Volume 2, Issue 4, 2018
Ancient Greek Philosophy: Neo-Platonic Philosophy
José María Nieva
El mito como forma de vida en Damascio
Damascius splits his Commentary of Phaedo in three parts. The last part is devoted to the eschatological myth which is also split in three parts. The descent in the Hades needs to be read together with two other platonic myths that tell about the soul destiny: Gorgias and the Republic. In such triadic conception, Damascius is in debt with Proclus who was the first in evidencing the imbrications in these three dialogues.
According to Damascius, the purpose of the myth is to assign tén choristén diagogén after the souls are separated from the body thus acquiring a certain way of life embodied as the highest, intermediate or lowest perfection.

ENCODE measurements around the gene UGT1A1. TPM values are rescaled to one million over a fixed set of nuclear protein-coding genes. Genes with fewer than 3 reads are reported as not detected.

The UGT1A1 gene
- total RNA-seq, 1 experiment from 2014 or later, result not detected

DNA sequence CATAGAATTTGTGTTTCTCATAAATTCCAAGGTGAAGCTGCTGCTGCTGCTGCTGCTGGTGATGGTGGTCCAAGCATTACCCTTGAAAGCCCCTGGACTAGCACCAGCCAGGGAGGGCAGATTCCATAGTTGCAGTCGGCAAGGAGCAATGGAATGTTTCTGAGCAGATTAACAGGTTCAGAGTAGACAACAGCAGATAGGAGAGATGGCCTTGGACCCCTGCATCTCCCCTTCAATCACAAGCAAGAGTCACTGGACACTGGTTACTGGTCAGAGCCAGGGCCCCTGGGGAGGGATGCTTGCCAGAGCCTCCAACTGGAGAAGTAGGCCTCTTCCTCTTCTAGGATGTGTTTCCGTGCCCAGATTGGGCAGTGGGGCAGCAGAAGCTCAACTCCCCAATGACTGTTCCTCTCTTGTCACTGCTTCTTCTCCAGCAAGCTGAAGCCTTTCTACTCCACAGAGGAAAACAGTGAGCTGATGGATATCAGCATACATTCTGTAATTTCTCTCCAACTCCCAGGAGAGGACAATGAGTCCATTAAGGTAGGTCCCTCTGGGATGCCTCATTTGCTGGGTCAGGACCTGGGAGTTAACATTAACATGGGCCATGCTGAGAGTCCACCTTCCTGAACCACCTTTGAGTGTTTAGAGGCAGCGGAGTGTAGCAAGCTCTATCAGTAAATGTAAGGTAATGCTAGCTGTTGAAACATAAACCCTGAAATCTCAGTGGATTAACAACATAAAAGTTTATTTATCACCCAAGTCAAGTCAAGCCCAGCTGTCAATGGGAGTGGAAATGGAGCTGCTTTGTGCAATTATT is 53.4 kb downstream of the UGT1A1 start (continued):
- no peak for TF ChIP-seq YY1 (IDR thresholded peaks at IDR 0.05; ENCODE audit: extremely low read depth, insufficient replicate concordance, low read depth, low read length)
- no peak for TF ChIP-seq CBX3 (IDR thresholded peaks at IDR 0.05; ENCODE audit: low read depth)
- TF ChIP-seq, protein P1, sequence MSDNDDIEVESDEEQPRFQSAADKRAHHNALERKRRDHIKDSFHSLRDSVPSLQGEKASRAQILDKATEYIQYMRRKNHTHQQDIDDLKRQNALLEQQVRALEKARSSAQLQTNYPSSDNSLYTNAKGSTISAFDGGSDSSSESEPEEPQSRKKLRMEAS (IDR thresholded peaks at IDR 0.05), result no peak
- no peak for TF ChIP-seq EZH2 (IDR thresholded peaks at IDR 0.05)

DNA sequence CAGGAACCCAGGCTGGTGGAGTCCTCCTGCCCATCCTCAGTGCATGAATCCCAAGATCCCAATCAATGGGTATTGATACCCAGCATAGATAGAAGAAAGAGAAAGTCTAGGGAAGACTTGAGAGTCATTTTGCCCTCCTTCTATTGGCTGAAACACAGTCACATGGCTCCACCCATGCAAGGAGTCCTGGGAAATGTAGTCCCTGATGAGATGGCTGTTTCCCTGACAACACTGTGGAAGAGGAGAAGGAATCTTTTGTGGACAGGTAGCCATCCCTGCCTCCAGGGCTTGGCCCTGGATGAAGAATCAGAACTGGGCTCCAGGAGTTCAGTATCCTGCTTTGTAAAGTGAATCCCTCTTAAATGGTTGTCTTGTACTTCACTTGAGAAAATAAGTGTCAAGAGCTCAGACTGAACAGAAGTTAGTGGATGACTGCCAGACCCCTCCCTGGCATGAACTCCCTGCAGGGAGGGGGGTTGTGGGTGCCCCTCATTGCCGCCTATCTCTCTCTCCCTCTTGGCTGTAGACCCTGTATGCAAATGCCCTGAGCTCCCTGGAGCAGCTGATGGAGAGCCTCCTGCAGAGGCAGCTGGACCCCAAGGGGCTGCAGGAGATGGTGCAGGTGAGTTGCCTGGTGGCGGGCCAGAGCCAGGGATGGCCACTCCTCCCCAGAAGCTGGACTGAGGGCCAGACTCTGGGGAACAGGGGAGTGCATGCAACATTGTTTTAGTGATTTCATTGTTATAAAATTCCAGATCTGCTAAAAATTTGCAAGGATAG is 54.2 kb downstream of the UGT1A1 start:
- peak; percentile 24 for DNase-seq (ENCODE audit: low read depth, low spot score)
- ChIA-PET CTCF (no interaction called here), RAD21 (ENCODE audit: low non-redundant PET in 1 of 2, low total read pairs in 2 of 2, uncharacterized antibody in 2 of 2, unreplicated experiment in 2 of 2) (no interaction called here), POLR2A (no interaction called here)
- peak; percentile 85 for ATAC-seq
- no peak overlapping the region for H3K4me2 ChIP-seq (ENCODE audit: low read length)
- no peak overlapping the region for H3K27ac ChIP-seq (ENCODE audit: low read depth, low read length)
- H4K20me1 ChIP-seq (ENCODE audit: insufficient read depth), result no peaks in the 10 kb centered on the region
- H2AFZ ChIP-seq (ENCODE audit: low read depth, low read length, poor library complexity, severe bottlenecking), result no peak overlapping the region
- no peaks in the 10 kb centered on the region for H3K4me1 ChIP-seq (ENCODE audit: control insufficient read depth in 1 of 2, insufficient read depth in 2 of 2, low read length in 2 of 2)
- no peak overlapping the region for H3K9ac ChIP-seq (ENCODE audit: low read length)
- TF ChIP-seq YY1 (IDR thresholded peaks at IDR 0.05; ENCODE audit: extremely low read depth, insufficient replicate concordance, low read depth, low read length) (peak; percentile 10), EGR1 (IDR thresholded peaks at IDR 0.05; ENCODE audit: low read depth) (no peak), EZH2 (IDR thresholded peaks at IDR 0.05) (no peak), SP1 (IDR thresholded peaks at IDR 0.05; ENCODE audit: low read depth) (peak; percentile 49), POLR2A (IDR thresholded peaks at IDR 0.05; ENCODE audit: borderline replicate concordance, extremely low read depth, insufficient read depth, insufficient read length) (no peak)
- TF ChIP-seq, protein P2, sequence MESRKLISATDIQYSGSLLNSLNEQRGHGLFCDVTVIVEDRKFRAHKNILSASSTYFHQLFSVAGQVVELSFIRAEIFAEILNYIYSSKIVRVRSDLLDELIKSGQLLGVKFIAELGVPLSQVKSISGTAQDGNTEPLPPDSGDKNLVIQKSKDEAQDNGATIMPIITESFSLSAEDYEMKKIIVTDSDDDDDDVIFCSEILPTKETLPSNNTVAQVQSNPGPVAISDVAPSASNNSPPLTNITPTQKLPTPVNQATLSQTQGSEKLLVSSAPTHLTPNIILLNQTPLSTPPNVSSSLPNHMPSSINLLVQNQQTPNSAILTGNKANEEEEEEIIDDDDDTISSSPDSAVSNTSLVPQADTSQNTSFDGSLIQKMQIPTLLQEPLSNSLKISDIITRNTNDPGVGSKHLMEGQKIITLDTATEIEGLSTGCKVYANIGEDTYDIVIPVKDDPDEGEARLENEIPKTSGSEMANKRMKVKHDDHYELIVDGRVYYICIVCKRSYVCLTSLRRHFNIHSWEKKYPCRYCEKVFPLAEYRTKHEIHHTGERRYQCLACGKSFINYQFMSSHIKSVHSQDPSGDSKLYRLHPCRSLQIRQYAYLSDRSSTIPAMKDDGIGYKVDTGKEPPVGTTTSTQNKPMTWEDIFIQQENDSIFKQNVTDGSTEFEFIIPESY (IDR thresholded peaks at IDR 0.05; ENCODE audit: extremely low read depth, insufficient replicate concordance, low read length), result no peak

Thus, this paper puts foward the hypothesis that the myth is revealed as a way of living present in the term “diagogé” in which a religious sense is hidden. That sense implies considering philosophy like an initiation in the mysteries. That will demand taking into account the reflections carried out by Damascius when he analyses the “argument of the affinity of the soul with the Ideas” of the Platonic dialogue and his consideration of the philosopher as the happiest man that has been completely identified with Dionysos.